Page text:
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The week a magazine like Celebrity went to bed was utter chaos. Every department head was in a frenzy. Desks were littered, phones were tied up and lunches were skipped. The air was tinged with a sense of panic that built with every hour. Tempers grew short, demands outrageous. In most offices the lights burned late into the night. The rich scent of coffee and the sting of tobacco smoke were never absent. Rolls of antacids were consumed and bottles of eye drops constantly changed hands. After five years on staff, Lee took the monthly panic as a matter of course.
Celebrity was a slick, respected publication whose sales generated millions of dollars a year. In addition to stories on the rich and famous,it ran articles by eminent psychologists and journalists, interviews with both statesmen and rock stars. Its photography was first–class, just as its text was thoroughly researched and concisely written.Some of its detractors might have termed it quality gossip, but the word quality wasn't forgotten.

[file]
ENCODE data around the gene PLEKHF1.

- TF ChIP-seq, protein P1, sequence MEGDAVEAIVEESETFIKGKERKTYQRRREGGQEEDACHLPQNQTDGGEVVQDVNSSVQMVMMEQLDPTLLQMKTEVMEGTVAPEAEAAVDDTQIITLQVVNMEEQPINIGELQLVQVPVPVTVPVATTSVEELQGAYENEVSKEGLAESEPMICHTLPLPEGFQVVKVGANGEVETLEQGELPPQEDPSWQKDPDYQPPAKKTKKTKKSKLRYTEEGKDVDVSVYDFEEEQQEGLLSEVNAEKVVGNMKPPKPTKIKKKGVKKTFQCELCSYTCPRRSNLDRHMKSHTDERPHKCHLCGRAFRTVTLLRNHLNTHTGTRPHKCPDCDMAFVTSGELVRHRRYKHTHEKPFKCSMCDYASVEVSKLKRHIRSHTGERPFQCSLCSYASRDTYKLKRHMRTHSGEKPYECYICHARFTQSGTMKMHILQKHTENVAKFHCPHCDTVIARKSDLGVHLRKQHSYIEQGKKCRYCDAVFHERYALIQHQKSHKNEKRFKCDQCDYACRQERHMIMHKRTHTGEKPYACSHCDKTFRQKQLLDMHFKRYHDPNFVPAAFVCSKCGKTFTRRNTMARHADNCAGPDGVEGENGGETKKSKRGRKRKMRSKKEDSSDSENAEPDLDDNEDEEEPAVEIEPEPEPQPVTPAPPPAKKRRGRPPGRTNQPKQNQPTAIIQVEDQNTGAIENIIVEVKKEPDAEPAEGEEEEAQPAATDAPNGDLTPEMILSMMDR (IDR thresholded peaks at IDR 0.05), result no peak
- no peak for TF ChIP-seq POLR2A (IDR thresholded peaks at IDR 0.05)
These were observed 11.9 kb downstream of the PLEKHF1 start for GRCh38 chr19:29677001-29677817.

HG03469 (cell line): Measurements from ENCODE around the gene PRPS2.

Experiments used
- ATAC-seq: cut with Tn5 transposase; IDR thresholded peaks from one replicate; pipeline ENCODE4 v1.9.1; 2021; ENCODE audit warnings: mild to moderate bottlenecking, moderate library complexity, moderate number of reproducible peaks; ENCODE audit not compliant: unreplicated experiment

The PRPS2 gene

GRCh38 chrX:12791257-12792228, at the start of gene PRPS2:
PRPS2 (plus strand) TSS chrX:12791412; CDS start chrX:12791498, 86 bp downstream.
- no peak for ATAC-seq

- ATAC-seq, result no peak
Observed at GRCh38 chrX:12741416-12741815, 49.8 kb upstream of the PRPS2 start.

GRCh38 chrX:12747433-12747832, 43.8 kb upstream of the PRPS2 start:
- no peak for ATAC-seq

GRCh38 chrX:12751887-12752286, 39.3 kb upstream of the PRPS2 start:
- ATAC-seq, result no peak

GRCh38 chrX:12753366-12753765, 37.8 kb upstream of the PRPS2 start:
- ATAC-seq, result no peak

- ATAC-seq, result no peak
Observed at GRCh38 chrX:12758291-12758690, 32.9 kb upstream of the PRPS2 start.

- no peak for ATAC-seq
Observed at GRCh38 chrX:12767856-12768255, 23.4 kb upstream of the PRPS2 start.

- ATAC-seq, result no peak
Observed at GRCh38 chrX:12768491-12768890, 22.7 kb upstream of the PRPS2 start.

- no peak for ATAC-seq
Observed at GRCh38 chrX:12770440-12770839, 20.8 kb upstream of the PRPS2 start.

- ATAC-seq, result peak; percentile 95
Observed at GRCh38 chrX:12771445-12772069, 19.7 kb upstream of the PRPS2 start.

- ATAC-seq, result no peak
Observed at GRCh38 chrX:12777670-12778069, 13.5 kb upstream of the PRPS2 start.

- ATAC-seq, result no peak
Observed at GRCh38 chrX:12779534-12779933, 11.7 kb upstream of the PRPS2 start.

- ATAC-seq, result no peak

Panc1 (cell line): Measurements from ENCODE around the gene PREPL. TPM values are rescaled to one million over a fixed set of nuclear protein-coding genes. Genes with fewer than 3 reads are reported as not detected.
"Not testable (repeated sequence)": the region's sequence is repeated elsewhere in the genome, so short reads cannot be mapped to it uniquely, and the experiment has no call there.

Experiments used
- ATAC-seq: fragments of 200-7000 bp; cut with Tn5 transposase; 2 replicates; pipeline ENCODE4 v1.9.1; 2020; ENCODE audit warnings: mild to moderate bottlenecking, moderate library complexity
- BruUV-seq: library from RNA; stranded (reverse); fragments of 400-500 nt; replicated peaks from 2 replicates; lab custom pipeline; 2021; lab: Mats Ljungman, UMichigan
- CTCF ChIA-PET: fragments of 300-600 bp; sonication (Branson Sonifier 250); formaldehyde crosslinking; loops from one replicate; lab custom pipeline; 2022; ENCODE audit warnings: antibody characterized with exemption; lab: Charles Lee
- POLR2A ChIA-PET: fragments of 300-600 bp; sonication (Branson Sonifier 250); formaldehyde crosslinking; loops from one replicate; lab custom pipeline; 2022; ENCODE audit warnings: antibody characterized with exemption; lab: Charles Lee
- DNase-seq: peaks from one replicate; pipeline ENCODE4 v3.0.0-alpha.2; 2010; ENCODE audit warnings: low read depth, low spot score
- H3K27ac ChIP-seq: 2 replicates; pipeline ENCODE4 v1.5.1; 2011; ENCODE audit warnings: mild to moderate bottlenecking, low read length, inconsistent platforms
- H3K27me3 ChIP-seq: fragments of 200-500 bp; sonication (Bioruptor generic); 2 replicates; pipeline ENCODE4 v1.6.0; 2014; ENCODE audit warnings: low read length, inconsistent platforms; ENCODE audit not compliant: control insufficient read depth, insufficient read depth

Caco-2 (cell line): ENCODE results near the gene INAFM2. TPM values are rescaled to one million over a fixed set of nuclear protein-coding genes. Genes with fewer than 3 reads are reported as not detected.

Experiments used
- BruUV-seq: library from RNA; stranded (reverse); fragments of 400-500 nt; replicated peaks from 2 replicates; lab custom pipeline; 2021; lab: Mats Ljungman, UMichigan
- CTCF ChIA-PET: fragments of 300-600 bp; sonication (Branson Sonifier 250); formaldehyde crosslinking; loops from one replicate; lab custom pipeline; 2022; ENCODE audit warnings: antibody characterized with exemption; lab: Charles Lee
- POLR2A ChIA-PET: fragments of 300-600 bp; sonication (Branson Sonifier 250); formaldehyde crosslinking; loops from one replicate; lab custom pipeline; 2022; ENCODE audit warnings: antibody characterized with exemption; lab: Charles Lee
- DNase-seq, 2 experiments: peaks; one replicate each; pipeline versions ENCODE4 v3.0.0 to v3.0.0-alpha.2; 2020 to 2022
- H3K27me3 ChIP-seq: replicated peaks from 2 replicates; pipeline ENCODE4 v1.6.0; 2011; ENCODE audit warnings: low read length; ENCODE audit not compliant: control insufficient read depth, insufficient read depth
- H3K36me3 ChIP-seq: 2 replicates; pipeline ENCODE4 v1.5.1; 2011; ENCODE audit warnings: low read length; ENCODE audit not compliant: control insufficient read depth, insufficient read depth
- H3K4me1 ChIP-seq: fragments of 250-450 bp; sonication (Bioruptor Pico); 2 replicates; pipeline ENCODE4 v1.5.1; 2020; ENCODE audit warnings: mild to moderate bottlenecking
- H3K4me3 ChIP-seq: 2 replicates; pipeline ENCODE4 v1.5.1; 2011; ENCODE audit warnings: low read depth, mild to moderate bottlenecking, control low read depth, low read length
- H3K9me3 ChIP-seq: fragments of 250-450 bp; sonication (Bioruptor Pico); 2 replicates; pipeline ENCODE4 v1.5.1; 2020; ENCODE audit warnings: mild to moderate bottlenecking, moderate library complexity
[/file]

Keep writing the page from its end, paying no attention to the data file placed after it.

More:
An ad in Celebrity was a sure bet for generating sales and interest and was priced accordingly. Celebrity was, in a tough competitive business, one of the leading monthly publications in the country. Lee Radcliffe wouldn't have settled for less.
"How'd the piece on the sculptures turn out?"
Lee glanced up at Bryan Mitchell, one of the top photographers on the West Coast. Grateful, she accepted the cup of coffee Bryan passed her. In the past four days, she'd had a total of twenty hours sleep. "Good," she said simply.